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Old August 25, 2012, 12:39 AM   #2
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Join Date: March 11, 2006
Location: Upper US
Posts: 10,582
Ok, here you go, but please bear with me as I am going from memory and the last time I handled an M240 was 1978....And I'm too lazy to go find the right book,

First off, with an open bolt system, ANY open bolt system, odds are the bolt will be forward after it runs dry. And this is because of the user, not the design.

In an open bolt system, yes, the bolt will remain to the rear after the shot, if the trigger is released. IF the trigger is still held back on the last round, the bolt will go forward on an empty chamber. This is usually the first indication the shooter has that he is out of ammo. Full autos are like that.

Belt fed guns using the push through type links typically feed the belt on the rear ward movement of the bolt. The forward movement moves the feed pawl back to the "outside" position, so it snaps over the next round in the belt. The bolt going forward does this at the same time it strips the round out of the link, shoves it into the chamber and fires it.

The bolt coming back after firing extracts the fired case and ejects it, and advances the belt putting the next round into position to be fed into the chamber. The movement of the belt shoves out the empty link. If the trigger is held back, the cycle repeats automatically until the ammo runs out or the trigger is released.

If the bolt is on its way back when the trigger is released, it comes back, and is held there. If the bolt is on its way forward at the moment the trigger is released, it fires the round, and is caught and held when it comes back.

The position of the bolt when inserting the new belt is not important except that it is critical to the way you load the belt. You load the belt into the gun one way if the bolt is forward, and a differnt way if it is back. And if you use the wrong one, the gun will either not fire when the trigger is pulled, or jam when the bolt is pulled back.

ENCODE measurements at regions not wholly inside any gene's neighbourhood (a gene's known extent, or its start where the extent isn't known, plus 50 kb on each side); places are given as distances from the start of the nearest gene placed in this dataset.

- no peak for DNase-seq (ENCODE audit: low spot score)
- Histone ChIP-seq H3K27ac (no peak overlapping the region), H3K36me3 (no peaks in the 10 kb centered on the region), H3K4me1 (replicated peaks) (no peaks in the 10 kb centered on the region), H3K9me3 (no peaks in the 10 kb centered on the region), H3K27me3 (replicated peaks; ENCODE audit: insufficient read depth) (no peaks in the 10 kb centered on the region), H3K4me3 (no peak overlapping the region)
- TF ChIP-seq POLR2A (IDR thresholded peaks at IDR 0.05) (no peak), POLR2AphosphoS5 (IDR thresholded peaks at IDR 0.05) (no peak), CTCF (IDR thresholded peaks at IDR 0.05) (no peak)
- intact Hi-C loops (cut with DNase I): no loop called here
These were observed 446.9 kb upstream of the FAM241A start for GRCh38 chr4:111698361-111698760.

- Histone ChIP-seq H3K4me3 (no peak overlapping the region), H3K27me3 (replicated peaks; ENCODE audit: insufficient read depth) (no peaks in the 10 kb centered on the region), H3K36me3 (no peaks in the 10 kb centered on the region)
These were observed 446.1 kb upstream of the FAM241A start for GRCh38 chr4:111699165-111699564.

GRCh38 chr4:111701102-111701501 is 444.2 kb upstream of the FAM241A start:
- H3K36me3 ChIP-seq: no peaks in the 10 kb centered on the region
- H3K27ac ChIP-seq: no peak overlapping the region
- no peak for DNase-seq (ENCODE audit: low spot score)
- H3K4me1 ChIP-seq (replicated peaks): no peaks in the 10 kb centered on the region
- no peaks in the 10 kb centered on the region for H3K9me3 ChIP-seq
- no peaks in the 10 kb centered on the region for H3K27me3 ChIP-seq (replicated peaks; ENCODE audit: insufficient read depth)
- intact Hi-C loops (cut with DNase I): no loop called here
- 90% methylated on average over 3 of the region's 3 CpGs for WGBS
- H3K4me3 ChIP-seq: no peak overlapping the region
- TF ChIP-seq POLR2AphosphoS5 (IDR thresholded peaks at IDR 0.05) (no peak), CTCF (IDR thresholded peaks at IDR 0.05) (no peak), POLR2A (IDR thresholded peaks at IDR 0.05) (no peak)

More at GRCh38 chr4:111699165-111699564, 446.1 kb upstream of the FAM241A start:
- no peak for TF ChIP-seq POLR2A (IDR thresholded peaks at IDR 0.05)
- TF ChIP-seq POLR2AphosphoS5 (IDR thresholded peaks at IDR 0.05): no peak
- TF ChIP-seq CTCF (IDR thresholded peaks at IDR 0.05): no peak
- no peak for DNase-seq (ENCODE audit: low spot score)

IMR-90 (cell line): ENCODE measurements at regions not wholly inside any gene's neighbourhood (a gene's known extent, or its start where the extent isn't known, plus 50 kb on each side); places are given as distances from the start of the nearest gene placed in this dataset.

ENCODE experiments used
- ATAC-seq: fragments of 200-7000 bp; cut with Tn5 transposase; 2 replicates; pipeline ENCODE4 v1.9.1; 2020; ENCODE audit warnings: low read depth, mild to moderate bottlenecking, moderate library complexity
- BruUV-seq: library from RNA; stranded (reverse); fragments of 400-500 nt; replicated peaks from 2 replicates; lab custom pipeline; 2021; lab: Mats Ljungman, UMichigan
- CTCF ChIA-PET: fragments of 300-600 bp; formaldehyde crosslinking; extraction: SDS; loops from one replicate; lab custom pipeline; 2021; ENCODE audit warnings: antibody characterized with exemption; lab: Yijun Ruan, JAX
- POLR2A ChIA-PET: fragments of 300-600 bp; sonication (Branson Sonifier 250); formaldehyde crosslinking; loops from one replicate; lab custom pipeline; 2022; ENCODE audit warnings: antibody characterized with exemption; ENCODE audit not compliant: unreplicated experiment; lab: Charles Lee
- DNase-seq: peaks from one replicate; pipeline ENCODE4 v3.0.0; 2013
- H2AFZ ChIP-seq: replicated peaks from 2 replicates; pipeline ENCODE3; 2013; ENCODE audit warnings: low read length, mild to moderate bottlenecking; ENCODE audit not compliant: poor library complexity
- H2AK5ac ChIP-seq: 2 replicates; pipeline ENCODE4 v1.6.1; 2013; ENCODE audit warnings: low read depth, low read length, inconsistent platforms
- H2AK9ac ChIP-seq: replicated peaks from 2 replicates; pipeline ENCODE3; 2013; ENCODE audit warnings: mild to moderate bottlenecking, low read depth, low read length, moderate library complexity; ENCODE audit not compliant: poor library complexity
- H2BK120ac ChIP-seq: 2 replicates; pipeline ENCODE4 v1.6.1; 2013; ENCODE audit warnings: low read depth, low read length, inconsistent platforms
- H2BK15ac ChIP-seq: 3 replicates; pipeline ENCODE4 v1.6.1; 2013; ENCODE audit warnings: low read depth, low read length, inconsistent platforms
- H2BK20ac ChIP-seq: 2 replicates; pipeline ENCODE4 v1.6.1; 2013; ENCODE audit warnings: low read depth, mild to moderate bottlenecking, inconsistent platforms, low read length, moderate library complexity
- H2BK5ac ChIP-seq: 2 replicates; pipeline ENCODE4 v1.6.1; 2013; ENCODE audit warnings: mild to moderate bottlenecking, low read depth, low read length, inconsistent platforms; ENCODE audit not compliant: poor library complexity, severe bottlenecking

There is a part of (or on) the feed tray called the cartridge stop. It sticks up, and "stops" the round from going past the position for feeding into the chamber. There is also a part, or parts known as "belt holding" or "retaining" pawls (they keep the belt from moving backward).

If the bolt is back, you load the belt with the first round up against the stop. Close the cover, pull the trigger and rock and roll.

If the bolt is forward, you load the belt with the first round just past the holding pawls, close the cover, and then pull the bolt back. This moves the first round into feeding position.

If you put the round all the way to the stop, with the bolt forward, pulling the bolt back will jam the gun. If you just hook the belt over the holding pawl(s) with the bolt BACK, sending the bolt forward will close it on an empty chamber.

This is a general description, common to a lot of guns. I'll have to look up a pic of the M240 parts to be certain, but I believe the 240 works this way, as well. When I do get able to check it out, I'll post a confirmation (or a denial).

The military will have a set procedure, to load the gun the same way each time (helps cut down on mistakes). While you can get a gun running by loading either way, they will teach one way only, such as only loading with the bolt back (pulling it back if needed, before inserting the belt). Gunners will be trained to that standard. We were taught to pull the charging handle back if/when the gun quit. Then open the cover, and insert a new belt to the stop.

Hope this helps. Welcome to TFL!

andI'm going to move this to the full auto forum,
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